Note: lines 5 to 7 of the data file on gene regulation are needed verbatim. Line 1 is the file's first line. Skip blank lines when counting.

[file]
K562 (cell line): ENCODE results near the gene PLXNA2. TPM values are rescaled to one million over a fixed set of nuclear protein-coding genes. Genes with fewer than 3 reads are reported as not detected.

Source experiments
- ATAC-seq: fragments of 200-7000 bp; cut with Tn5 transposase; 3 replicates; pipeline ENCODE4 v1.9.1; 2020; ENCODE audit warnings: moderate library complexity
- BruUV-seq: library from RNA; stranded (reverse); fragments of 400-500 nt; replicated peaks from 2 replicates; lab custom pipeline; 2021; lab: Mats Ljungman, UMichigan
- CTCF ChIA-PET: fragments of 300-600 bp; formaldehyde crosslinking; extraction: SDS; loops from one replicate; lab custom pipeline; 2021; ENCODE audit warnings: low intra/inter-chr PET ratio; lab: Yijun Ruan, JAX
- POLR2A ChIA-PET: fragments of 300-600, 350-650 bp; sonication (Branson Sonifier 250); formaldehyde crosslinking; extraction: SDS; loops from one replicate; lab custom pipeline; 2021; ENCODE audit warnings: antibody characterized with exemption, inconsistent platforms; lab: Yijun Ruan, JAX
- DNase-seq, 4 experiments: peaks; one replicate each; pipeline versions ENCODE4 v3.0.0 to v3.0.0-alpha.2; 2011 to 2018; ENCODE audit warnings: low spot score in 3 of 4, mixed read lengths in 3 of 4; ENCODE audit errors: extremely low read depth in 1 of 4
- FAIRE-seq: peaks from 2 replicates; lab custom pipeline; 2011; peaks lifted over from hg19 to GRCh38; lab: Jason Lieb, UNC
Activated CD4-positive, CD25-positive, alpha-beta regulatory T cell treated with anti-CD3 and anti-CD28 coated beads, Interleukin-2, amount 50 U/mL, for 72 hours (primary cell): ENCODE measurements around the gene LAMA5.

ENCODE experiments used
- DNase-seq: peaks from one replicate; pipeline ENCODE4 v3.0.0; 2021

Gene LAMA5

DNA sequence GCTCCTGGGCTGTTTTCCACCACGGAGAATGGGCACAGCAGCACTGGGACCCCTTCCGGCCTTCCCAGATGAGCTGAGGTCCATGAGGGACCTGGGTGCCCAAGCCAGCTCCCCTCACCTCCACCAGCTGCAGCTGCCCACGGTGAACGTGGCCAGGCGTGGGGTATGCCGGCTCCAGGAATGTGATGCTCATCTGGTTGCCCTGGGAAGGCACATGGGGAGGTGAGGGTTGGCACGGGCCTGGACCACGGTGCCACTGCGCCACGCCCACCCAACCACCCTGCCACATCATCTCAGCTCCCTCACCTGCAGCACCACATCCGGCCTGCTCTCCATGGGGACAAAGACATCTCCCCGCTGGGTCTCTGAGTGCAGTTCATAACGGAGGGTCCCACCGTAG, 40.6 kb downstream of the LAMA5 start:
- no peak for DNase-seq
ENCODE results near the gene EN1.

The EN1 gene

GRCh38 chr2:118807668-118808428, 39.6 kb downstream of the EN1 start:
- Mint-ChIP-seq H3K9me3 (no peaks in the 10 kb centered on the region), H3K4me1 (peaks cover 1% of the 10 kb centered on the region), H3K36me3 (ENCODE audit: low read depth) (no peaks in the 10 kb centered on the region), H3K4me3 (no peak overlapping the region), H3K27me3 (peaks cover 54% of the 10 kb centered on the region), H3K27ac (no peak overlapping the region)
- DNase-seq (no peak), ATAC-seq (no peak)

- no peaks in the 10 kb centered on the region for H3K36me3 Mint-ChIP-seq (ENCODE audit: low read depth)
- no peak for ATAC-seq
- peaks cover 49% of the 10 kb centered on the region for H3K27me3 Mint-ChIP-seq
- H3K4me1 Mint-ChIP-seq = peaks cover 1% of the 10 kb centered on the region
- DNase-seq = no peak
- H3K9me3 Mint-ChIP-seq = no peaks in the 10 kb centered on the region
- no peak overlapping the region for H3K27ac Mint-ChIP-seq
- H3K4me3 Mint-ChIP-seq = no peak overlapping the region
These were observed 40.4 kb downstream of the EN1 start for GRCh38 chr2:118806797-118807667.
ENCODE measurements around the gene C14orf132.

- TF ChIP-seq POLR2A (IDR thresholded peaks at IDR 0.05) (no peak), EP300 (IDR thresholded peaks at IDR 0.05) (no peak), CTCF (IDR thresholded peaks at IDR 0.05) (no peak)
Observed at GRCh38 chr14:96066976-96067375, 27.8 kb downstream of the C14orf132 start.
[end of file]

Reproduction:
- CTCF ChIA-PET: fragments of 300-600 bp; formaldehyde crosslinking; extraction: SDS; loops from one replicate; lab custom pipeline; 2021; ENCODE audit warnings: low intra/inter-chr PET ratio; lab: Yijun Ruan, JAX
- POLR2A ChIA-PET: fragments of 300-600, 350-650 bp; sonication (Branson Sonifier 250); formaldehyde crosslinking; extraction: SDS; loops from one replicate; lab custom pipeline; 2021; ENCODE audit warnings: antibody characterized with exemption, inconsistent platforms; lab: Yijun Ruan, JAX
- DNase-seq, 4 experiments: peaks; one replicate each; pipeline versions ENCODE4 v3.0.0 to v3.0.0-alpha.2; 2011 to 2018; ENCODE audit warnings: low spot score in 3 of 4, mixed read lengths in 3 of 4; ENCODE audit errors: extremely low read depth in 1 of 4